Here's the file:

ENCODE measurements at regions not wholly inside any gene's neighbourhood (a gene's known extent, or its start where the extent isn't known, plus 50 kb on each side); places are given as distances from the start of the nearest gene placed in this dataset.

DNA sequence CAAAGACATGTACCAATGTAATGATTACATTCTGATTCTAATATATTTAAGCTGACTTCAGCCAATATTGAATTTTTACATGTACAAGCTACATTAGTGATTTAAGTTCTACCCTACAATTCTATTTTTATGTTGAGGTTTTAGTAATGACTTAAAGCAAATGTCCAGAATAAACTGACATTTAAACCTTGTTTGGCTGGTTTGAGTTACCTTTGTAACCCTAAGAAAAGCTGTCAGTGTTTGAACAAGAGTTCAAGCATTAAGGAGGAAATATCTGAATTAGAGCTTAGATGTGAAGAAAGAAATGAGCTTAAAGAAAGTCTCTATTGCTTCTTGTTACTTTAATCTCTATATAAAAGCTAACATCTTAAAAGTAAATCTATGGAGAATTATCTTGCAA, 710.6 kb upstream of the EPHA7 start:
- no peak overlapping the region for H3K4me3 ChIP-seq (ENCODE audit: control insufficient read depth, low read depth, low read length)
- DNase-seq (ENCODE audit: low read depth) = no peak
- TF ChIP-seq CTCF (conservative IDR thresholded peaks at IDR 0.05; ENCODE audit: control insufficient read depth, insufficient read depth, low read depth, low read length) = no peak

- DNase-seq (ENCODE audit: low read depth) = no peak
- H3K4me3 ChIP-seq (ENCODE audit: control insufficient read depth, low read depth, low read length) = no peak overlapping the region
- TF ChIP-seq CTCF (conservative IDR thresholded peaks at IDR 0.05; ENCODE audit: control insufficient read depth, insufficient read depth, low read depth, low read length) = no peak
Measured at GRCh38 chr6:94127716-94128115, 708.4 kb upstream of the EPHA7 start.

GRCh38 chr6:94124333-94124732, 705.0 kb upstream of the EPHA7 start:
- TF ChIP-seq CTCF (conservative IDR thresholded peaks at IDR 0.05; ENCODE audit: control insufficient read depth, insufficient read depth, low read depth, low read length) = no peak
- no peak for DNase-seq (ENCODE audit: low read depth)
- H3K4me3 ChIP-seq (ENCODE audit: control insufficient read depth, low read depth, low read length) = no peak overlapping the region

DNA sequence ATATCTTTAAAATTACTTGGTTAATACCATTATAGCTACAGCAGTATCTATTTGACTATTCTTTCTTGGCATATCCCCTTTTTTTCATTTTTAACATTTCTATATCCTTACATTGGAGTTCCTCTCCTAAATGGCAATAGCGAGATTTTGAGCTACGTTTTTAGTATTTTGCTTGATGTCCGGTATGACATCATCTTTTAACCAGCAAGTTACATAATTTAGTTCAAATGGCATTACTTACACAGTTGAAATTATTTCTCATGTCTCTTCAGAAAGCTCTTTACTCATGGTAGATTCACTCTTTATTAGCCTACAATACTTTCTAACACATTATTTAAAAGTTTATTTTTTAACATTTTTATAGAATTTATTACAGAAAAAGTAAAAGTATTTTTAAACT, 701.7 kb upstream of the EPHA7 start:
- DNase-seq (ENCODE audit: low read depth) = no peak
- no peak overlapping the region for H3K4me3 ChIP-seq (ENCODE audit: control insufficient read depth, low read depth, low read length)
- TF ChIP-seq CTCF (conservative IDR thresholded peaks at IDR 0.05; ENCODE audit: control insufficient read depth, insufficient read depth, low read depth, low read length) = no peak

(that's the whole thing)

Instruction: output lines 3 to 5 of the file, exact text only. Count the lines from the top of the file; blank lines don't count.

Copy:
- no peak overlapping the region for H3K4me3 ChIP-seq (ENCODE audit: control insufficient read depth, low read depth, low read length)
- DNase-seq (ENCODE audit: low read depth) = no peak
- TF ChIP-seq CTCF (conservative IDR thresholded peaks at IDR 0.05; ENCODE audit: control insufficient read depth, insufficient read depth, low read depth, low read length) = no peak